Ingrid traveled all over Europe with her opera star mother, Margot-Sophia. Life was beautiful and bright, and every day soared with music.
Ingrid is on a summertime wilderness survival trek for at-risk teens: addicts, runaways, and her. She’s fighting to survive crushing humiliations, physical challenges that push her to her limits, and mind games that threaten to break her.
When the curtain fell on Margot-Sophia’s singing career, they buried the past and settled into a small, painfully normal life. But Ingrid longed to let the music soar again. She wanted it so much that, for a while, nothing else mattered.
Ingrid is never going to make it through this summer if she can’t figure out why she’s here, what happened to Margot-Sophia, and why the music really stopped.
Danielle Younge-Ullman (danielleyoungeullman.com) studied English and theater at McGill University in Montreal, then worked as professional actor for ten years. This was character-building time during which she held a wild variety of acting and non-acting jobs—everything from working on the stage and in independent films, to dubbing English voices for Japanese TV, to temping, to teaching Pilates. She now lives with her husband and two daughters in an old house in Toronto that's constantly being renovated. Follow her on Twitter @DanielleYUllman.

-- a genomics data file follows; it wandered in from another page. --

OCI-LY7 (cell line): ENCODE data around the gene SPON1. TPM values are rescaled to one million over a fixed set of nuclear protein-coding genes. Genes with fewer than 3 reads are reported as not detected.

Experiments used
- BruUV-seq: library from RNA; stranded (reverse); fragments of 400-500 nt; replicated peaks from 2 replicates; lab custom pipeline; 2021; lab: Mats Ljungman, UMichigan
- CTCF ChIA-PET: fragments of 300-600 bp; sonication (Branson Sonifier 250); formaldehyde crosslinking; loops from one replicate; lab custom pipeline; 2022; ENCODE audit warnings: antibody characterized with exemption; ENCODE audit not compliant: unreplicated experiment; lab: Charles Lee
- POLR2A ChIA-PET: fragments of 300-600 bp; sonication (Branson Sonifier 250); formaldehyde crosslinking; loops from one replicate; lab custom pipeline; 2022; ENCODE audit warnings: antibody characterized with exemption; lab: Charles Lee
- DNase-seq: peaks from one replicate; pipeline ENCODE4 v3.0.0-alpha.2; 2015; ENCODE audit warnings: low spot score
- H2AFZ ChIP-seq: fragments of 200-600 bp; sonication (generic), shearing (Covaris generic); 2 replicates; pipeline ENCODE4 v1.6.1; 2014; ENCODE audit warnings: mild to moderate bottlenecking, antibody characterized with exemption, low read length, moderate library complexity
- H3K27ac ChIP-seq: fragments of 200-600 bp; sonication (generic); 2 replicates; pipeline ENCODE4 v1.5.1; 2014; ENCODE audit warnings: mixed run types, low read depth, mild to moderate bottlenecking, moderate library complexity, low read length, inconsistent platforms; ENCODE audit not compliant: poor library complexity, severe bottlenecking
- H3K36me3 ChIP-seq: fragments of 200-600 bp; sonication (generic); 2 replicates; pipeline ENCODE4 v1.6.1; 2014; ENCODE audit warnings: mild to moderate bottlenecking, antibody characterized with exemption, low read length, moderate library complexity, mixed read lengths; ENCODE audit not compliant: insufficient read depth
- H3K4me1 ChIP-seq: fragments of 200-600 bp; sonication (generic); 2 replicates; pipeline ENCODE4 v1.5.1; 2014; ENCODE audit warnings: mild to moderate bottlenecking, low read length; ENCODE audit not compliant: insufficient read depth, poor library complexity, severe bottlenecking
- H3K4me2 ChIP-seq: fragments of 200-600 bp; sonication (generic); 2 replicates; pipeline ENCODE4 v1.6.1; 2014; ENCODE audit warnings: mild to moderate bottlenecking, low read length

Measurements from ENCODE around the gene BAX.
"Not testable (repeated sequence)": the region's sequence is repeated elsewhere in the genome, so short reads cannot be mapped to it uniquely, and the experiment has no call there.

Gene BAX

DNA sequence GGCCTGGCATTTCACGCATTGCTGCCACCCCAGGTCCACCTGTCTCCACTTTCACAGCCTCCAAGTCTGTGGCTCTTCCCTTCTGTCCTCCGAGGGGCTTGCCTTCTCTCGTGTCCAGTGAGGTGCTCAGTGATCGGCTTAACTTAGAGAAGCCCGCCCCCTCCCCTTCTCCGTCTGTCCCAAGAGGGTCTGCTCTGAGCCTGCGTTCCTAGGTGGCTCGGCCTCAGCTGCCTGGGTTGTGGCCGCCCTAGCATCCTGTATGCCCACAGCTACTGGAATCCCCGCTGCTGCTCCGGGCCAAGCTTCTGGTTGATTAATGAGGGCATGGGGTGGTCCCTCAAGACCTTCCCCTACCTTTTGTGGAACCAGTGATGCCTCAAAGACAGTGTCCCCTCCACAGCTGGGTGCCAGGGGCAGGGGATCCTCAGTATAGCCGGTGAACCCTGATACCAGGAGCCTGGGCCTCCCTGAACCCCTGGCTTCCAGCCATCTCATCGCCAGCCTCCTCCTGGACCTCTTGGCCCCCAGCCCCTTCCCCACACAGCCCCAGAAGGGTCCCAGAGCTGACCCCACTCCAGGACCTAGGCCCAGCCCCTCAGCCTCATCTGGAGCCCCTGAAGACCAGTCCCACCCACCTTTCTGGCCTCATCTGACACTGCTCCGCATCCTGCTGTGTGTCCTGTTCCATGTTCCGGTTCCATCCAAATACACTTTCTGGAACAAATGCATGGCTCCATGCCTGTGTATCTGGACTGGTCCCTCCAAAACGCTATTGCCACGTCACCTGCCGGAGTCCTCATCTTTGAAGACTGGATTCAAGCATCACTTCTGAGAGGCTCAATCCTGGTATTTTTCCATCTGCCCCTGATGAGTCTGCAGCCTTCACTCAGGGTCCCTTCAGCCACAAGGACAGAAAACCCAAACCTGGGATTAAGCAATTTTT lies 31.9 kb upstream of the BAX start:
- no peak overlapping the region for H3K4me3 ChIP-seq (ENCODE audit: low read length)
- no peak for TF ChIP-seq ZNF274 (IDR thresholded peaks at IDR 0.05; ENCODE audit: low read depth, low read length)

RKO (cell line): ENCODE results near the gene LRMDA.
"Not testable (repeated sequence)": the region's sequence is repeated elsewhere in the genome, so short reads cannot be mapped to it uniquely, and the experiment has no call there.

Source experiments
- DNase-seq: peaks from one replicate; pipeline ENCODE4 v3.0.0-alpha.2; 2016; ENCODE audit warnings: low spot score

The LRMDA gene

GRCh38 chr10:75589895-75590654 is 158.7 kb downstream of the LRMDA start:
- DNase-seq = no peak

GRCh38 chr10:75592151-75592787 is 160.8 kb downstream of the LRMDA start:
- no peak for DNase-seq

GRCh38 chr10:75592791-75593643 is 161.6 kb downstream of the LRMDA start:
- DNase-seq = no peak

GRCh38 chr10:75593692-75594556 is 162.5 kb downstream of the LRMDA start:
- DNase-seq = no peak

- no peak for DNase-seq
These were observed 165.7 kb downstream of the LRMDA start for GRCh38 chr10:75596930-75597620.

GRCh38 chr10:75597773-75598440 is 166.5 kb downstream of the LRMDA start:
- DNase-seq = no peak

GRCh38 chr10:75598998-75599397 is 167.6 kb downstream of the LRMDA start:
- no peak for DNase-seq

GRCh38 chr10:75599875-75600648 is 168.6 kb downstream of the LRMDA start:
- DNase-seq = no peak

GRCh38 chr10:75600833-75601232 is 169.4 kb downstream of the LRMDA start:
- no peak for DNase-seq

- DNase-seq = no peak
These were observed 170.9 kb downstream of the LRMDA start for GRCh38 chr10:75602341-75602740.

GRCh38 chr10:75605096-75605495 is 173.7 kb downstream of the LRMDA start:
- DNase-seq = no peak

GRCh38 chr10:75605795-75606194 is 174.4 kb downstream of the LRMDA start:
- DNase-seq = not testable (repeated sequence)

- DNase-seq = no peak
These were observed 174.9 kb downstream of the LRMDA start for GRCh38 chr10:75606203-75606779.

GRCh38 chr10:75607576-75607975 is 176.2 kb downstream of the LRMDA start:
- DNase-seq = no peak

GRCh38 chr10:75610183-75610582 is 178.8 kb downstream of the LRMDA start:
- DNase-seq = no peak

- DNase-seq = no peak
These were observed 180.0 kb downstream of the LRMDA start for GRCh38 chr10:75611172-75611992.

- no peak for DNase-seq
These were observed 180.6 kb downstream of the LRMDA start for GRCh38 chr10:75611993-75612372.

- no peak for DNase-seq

PRAISE FOR Everything Beautiful Is Not Ruined:
"[An] emotionally resonant, fabulously crafted novel . . . You don't have to be 17 to empathize with Ingrid; her struggles are universal, even if her specific circumstances are not." --Starred Review, Quill & Quire
"Younge-Ullman’s subtle approach to narrative pacing allows readers to accompany Ingrid on her journey to fully confront and accept her past as she discovers her own true voice." --Kirkus Reviews
"[A] compelling tale of loss and self-discovery." --School Library Journal
"Part outdoor adventure tale, part school story, part family drama, this is a story that will engage teens on multiple levels." --VOYA
"[An] honest examination of the messy pain inherent in breaking away from a parent." --The Globe and Mail